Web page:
The nice thing, though…there are men who respect it and see it for what it is. Always older men — 40s, 50s, 60s. Which is part of why I never lack for men to flirt with, and why men who don’t meet one of my requirements (Jewish, usually) show up in my inbox with literate, friendly notes, saying that my profile gave them a laugh, and that it was nice to see someone so real out there, that they wish me luck, and that I should keep on keeping my head screwed on straight.

    There’s another group of older men — often men who took the hit, once upon a time, for putting work second to a chronically ill or dying wife or child. For doing women’s work, essentially. They don’t flirt so much with me, though in another situation they might — they see I’m busy with serious work, raising a child, making a living. But they take the time to signal respect, and that means a lot to me.

    So, Evan, as usual, the long way around — it might not be necessary to be upset. Is it possible that your advice is gangbusters short-term, but gets mixed reviews long-term? I’m not suggesting you rush off and find stuff to put on your website — for one thing, you’ll look for whatever you can find to support your business. But keep it tucked away. Listen to divorce stories and the stories of 50, 60, 70, 80-year old-women who did the necessary to maintain harmony over decades. Look at their roles, ask what they gave up.

    Last year I visited my 86-year-old grandmother, who told me a new story; she’d won a national design competition in Mademoiselle when she was 18. She’d wanted to be a designer, but got married and got pregnant, and that was it. I’d known she’d painted, and that she’d stopped because the time away from family was upsetting my grandfather — I like her early paintings, some of which went to museums, but not the later ones, because you can see the lack of commitment.

    She showed me a letter from a teacher that mentioned the Mademoiselle contest, and made me read it. Later I realized that she did that because it was documentary proof, and she was afraid that I might not have believed her. That she had been able to do such a thing. It never occurred to me to doubt her. Yes, she was a housewife, she was married over 50 years in an Orthodox community, she did everything a good wife should do, and her husband was a wonderful husband. But she was also unable to hide who she was, and I have never seen anyone else so determinedly squash herself into a box that was obviously much too small. It cost her a hell of a lot, shalom bayis.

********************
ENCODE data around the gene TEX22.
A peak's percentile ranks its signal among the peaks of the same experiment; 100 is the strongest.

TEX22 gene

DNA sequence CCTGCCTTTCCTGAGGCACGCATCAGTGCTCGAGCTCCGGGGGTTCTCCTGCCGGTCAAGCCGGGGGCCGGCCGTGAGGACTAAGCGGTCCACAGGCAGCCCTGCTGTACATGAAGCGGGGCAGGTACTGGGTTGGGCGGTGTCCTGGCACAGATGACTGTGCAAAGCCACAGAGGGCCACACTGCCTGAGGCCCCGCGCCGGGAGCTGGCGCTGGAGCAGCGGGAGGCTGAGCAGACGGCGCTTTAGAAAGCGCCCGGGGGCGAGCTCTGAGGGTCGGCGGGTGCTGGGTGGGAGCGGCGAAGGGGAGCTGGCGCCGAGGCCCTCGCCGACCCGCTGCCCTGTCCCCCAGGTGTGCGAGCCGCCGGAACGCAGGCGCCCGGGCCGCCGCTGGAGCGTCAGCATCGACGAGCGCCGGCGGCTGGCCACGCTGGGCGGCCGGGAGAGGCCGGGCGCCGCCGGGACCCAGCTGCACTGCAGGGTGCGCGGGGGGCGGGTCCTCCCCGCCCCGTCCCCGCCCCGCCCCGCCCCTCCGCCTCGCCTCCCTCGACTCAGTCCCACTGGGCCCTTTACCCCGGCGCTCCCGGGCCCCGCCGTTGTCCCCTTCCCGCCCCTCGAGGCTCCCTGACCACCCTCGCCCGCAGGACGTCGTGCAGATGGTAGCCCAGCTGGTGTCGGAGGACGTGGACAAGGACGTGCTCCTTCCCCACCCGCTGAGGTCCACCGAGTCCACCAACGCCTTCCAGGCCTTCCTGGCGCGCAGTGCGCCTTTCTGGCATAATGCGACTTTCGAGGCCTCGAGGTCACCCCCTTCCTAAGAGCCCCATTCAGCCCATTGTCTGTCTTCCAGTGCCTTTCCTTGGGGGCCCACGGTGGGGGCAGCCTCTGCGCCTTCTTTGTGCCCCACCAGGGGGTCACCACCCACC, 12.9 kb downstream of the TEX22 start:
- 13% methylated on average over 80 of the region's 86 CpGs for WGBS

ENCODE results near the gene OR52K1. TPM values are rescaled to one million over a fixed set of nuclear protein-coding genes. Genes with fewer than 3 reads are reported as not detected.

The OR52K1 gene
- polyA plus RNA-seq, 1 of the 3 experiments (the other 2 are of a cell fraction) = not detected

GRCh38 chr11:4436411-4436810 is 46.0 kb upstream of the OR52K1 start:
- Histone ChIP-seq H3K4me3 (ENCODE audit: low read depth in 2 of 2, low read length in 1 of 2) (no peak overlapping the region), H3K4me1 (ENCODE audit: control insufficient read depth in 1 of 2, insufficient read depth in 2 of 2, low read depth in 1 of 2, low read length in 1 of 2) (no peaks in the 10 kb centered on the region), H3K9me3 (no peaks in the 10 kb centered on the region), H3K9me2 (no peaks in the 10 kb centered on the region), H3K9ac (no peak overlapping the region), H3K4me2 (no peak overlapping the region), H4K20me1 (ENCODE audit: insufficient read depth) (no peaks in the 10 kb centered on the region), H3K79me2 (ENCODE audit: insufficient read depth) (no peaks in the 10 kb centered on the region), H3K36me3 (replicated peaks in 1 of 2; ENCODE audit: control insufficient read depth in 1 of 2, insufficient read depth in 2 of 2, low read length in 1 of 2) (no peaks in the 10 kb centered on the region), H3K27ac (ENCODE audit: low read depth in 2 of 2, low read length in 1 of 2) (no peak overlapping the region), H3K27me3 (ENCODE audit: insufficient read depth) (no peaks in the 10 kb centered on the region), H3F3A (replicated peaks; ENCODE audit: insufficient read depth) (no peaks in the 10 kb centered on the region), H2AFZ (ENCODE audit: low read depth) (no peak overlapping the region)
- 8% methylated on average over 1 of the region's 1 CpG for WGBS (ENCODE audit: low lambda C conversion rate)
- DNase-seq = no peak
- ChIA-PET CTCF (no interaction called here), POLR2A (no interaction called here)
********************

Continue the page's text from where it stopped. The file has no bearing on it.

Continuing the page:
13. 34
    Evan Marc Katz


    You are suggesting that any form of compromise somehow leads to being a miserable, 86-year-old woman. Great. Don’t compromise. Stop grooming. Read at the table. Live without tact. Good for you for living your life with integrity. You can be perfectly happy alone.

    However, there are many people who see fit to make compromises – I am one of them – who are extremely happy that they did. We compromisers are collectively known as “happily married” people. I can promise you that my happily married wife didn’t sacrifice her self-respect to be with me – although she did have to compromise. Your inference that women who actually live peacefully with men have sacrificed themselves is narrow and offensive. If you can’t be with a man because it’s more important for you to be right than to get along, that doesn’t mean that everyone feels the same as you do.

    This is just a roundabout way of saying that if my dating advice makes you go Bwahahahahaha, well, then, you certainly don’t need to be reading it.

    Go get your laughs elsewhere and leave this space to people who actually want to learn how to have a healthy relationship with a man.